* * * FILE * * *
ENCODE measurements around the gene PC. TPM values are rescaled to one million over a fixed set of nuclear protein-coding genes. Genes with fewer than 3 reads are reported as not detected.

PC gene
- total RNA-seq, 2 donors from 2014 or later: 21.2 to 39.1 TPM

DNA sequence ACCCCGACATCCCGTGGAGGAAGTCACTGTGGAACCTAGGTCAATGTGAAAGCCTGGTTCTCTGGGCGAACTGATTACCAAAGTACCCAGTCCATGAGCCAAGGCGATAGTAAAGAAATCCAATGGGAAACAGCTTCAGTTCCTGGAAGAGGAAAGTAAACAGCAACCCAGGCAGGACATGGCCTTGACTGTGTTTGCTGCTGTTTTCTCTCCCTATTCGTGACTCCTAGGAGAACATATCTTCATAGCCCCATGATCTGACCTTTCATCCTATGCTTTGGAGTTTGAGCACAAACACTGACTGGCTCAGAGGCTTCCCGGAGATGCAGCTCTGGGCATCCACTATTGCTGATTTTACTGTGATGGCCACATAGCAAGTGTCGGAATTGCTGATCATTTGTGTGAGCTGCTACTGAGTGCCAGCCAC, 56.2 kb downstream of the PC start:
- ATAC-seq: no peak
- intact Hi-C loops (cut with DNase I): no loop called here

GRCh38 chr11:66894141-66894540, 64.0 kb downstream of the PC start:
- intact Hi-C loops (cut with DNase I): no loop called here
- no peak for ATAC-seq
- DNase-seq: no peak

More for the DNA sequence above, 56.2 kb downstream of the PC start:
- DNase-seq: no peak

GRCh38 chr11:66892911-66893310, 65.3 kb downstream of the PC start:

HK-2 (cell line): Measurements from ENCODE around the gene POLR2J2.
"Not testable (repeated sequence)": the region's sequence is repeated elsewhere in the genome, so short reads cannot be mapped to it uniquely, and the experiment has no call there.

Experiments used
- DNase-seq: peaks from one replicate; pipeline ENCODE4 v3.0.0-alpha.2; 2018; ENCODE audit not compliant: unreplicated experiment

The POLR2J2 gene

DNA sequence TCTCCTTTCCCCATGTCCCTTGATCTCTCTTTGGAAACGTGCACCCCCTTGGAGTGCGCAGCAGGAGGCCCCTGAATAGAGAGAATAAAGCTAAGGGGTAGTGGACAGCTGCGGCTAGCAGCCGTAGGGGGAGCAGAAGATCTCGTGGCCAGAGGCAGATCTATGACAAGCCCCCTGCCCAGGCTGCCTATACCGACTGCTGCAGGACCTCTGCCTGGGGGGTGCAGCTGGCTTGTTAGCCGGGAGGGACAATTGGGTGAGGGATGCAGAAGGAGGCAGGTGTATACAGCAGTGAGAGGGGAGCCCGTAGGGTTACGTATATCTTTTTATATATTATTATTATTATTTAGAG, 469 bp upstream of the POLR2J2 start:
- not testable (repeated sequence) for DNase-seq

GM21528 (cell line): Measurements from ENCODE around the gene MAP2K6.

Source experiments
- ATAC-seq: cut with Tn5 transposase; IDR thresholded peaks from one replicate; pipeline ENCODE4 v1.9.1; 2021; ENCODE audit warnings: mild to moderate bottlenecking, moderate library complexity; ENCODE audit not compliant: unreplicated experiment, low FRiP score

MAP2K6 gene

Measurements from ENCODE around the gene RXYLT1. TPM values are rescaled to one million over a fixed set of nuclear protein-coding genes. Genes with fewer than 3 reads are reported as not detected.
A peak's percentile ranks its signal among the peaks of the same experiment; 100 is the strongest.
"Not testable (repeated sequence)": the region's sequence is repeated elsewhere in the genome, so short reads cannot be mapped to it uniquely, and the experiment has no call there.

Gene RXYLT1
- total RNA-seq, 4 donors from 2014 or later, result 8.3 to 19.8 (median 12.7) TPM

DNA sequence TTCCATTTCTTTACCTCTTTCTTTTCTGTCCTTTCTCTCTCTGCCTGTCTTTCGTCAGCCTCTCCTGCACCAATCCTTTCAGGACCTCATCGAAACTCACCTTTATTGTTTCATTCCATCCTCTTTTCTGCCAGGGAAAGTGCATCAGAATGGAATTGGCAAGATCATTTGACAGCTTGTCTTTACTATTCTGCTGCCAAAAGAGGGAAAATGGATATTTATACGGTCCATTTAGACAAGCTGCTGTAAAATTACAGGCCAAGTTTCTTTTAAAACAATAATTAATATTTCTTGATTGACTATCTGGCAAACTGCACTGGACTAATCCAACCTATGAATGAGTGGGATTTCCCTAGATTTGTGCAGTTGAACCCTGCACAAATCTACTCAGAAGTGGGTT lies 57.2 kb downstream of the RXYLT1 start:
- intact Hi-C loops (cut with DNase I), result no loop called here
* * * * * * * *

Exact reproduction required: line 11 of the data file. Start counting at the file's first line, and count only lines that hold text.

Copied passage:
More for the DNA sequence above, 56.2 kb downstream of the PC start: